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What does this regex match?

(?<n>a)(b)\2(c)

It doesn't match abc, abac, abbc, abcc, or ab\x02c and it doesn't throw an exception.


If you take off the (c) it matches aba. My understanding is that unnamed captures get numbered first, and then the named captures. So (c) should get 2, except that I try to back-reference it before it's defined, so I thought maybe it would match a and a would get renumbered when it hits c, but that doesn't appear to be the case either.

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3 Answers 3

up vote 1 down vote accepted

\2 in your regex refers to the (c) group, as your experiments have shown. Sadly, your regex never matches anything.

You can find reference in the documentation (though it isn't too clear, and seems to be followed by an unrelated example):

If a group has not captured any substrings, a backreference to that group is undefined and never matches.

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The example actually is related, but is indeed not very clear. Here's a better one: Regex.IsMatch("ac", @"a(b)?\1c"). This is False, whereas if you move the ? into the (), it will be true. In the former the backreference is undefined, whereas in the latter it's an empty string, but they both match abbc. –  Mark Nov 30 '10 at 6:24
    
Thus, that sentence doesn't exactly answer my question because it's referring to something a little different, but I think the result is the same. The backreference is probably undefined if it occurs before the capture group, and thus never matches. –  Mark Nov 30 '10 at 6:28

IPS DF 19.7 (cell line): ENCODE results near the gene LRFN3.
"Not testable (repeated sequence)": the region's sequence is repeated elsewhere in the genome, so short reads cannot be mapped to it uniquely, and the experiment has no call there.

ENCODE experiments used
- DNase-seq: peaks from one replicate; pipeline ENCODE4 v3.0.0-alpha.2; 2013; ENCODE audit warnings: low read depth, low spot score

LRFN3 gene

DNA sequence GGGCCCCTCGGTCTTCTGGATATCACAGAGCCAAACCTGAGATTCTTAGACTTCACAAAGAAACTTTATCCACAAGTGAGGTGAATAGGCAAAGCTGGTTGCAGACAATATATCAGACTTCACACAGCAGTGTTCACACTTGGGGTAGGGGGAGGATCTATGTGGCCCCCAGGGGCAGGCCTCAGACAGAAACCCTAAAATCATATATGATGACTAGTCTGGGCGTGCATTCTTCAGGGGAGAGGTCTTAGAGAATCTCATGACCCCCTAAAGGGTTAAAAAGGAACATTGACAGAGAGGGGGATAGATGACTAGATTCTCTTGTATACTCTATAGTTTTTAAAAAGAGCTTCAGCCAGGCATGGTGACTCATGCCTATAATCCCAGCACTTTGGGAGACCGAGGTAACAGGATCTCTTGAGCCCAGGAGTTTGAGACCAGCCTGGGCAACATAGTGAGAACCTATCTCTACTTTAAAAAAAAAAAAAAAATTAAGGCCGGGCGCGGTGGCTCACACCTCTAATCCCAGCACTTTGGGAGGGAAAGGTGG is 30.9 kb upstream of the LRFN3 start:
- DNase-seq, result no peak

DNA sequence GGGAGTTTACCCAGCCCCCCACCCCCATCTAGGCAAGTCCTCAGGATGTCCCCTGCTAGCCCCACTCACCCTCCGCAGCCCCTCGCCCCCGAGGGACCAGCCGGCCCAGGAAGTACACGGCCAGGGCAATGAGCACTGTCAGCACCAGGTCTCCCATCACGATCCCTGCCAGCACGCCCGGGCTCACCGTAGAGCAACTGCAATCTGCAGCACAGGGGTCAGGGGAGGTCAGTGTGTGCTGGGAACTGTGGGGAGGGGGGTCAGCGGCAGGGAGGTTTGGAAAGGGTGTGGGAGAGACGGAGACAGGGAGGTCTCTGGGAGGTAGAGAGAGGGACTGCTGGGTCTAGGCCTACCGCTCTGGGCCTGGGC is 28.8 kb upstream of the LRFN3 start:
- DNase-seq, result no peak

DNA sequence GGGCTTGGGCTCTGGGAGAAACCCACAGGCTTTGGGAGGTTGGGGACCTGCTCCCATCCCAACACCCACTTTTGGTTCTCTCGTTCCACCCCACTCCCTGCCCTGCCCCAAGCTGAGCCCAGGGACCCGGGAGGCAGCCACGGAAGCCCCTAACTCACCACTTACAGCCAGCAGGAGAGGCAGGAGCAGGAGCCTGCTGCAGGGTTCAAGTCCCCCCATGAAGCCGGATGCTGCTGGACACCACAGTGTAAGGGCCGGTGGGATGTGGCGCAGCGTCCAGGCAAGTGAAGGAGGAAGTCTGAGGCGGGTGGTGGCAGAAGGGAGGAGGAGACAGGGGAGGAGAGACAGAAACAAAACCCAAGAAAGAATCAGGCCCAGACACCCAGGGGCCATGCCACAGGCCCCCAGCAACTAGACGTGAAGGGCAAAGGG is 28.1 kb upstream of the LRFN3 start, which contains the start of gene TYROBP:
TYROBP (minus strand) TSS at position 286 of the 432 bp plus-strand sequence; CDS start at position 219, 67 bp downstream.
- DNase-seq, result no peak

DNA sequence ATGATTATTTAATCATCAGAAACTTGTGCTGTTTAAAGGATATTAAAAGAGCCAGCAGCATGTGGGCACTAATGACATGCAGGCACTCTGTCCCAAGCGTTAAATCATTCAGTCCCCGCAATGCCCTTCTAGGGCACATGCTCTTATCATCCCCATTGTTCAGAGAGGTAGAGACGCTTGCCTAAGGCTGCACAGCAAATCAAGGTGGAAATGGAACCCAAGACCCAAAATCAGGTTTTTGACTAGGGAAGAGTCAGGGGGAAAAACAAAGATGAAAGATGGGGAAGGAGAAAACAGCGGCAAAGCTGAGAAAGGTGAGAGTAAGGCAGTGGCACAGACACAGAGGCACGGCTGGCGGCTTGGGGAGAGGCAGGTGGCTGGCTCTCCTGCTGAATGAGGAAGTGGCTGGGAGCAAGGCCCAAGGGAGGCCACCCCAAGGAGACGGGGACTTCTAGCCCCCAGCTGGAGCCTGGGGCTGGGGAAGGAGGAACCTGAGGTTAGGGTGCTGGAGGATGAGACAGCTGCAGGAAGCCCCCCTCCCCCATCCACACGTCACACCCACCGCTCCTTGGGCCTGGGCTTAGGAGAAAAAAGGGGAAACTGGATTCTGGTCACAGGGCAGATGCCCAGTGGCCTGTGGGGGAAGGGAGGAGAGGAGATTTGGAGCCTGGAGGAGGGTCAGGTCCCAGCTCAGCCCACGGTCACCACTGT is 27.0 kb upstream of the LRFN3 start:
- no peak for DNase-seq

Well, yes, that is better. The MSDN example doesn't even have a backreference, it just illustrates a failed group capture. –  Kobi Nov 30 '10 at 6:28
    
Fair point. It would answer if it said "If a group has not captured any substrings yet, ..." –  Kobi Nov 30 '10 at 6:29
    
This is still the most definitive answer, whereas everyone else was just speculating, so... thank you :) –  Mark Nov 30 '10 at 6:33
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a's backreference is 'n'. b's reference is '1' and the third is '2'

(?<n>a)(b)\1(c) matches abbc where n is a, 1 is b and 2 is c

it numbers unnamed back references with 1 and counts up. Non-capturing parentheses are not numbered. So, it can't match anything.

Regular-Expressions.info on Brackets

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Yes, and then named references get numbered too. Regex.IsMatch("aa", @"(?<n>a)\1") == True. You still haven't answered the question. What does \2 match? –  Mark Nov 30 '10 at 3:05
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I believe that the second back reference which is definitely 'c' hasn't matched anything yet, which would be empty at the time of the evaluation, so the \2 won't match anything either, making the expression not match anything. –  Dr. Zim Nov 30 '10 at 3:37
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It matches "abbc" for me. I am using Perl regex flavor and I get "a" as the group 1, the "b" as group 2 and the c as group 3. the \2 refers to the 2nd group which is "b"

(?<n>a) - A named capture group: the name is "n" the regex is "a"
(b)\2 - Capture group matching "b" then a reference to the second group which is "b"
(c) - third capture group matching "c"

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Sorry, this is tagged .net because I want answers about .net regexes. –  Mark Nov 30 '10 at 3:18
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no problem. regular-expressions.info/named.html the unnamed capture groups get numbered first from left to right. so "b" is 1 "c" is 2 and the named group "a" is 3 that means in .net it should match abcc, however since the reference to the capture group comes before the actual capture it is null and hence fails. regular-expressions.info/brackets.html edit: fails to match, its not invalid syntax. –  Ketema Nov 30 '10 at 3:36
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